Most people think of acupuncture as part of CAM, and this is natural given its origins. It is associated with the mysterious East, and with ancient wisdom that is generally claimed to go back in time for thousands of years. Although its antiquity is not as great as is sometimes claimed, it is true that it originated centuries ago in China, where it acquired a large and complicated theoretical base which is difficult or impossible to make sense of in terms of modern anatomy and physiology. For some, this is part of its appeal.
But this is not the whole story. In practice, sticking needles into people often does relieve symptoms, especially (but not exclusively) pain. Largely for this reason, acupuncture has been taken up by a number of health professionals in the West, many of whom have reinterpreted it in terms of modern anatomy, physiology, and pathology.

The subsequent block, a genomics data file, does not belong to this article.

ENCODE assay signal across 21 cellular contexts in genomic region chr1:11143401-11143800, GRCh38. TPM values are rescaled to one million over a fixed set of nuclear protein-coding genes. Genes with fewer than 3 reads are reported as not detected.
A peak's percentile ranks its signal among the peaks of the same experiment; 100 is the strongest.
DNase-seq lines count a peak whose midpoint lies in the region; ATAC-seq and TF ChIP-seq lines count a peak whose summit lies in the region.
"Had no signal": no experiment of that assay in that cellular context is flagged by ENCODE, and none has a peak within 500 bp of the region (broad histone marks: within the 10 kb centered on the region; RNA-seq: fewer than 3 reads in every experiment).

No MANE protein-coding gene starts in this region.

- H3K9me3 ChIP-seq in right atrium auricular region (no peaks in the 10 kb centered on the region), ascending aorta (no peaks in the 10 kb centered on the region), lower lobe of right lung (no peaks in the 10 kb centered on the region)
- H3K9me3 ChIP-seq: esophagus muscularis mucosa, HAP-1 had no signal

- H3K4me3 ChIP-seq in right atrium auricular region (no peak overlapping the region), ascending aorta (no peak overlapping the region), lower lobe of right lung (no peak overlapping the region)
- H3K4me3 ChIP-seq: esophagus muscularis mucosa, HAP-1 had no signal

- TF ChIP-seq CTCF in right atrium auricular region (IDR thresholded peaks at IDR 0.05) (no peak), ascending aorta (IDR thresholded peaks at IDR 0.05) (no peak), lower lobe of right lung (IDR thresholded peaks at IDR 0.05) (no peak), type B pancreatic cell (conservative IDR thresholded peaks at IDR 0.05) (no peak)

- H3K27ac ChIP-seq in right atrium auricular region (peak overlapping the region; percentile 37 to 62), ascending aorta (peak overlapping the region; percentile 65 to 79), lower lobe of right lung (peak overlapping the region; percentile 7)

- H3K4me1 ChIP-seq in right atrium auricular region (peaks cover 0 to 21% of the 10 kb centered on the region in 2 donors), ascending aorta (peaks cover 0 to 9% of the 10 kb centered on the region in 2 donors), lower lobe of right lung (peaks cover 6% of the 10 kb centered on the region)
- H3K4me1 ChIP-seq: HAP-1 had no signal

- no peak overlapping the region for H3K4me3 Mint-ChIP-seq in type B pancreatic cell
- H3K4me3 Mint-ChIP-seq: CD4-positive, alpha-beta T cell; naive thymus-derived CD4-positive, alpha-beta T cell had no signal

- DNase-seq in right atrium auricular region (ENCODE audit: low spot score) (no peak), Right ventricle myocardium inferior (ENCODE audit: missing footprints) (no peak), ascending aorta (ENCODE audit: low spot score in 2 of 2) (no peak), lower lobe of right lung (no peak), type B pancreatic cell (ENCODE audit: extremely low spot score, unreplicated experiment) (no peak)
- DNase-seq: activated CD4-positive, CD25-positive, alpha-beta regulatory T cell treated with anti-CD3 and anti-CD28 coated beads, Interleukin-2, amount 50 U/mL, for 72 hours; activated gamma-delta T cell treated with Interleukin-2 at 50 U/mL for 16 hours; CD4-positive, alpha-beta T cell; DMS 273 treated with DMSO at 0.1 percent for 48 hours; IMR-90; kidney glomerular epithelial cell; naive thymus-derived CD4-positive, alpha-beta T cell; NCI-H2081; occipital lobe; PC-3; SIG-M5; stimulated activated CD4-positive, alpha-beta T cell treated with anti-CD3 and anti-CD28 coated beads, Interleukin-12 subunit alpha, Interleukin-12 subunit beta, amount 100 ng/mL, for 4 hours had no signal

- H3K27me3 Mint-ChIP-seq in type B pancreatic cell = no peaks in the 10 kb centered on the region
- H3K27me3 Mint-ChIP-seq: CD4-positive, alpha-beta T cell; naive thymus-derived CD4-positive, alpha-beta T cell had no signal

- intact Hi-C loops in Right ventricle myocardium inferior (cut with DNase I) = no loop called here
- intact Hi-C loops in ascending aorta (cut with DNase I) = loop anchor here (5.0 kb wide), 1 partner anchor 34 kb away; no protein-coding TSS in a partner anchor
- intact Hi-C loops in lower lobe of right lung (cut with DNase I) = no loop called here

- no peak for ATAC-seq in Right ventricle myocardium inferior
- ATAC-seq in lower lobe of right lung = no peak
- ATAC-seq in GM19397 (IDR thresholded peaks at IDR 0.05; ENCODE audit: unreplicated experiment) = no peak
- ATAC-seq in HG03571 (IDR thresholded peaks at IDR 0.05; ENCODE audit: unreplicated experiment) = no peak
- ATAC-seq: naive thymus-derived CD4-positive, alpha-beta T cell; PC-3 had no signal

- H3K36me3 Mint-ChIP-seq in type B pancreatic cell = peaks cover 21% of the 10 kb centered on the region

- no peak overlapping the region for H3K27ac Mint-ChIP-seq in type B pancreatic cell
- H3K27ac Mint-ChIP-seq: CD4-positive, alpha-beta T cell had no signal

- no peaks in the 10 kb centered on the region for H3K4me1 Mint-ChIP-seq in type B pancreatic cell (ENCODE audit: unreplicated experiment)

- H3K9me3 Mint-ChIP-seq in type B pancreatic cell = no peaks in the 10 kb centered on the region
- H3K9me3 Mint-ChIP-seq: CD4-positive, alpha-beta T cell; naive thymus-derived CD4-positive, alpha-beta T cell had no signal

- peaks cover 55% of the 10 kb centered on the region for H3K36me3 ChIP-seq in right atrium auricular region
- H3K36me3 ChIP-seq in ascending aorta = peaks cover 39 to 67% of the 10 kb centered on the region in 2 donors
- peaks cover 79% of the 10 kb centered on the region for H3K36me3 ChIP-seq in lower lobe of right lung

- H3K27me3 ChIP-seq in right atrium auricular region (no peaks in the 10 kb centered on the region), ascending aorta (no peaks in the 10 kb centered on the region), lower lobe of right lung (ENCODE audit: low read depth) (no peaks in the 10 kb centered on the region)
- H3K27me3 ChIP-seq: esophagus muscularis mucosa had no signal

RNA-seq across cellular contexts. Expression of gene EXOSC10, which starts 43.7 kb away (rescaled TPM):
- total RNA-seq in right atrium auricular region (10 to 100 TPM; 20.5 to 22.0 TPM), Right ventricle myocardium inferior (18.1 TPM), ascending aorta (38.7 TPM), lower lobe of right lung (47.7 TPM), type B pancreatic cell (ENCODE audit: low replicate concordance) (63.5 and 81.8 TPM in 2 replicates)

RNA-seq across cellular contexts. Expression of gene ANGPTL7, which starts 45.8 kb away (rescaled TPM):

It is possible to provide sophisticated and plausible explanations for how acupuncture might work in terms of modern neurophysiology. Although these explanations are certainly still tentative and may even need radical revision in the future, they do afford a basis for claiming that acupuncture is not simply hocus-pocus. It can be thought of as a technique, or set of techniques, for stimulating the nervous system and modifying the way in which it works. It should not be considered as CAM but should instead be incorporated within mainstream medicine.
This will not happen overnight but the trend is in that direction. If it continues, acupuncture will become detached from its traditional roots, which will come to be seen as of historical interest only, much in the way that alchemy can be viewed as a precursor of modern chemistry without any practical relevance today. This is the view of acupuncture which I advocate and teach to health professionals. (For further details please see my acupuncture articles page.)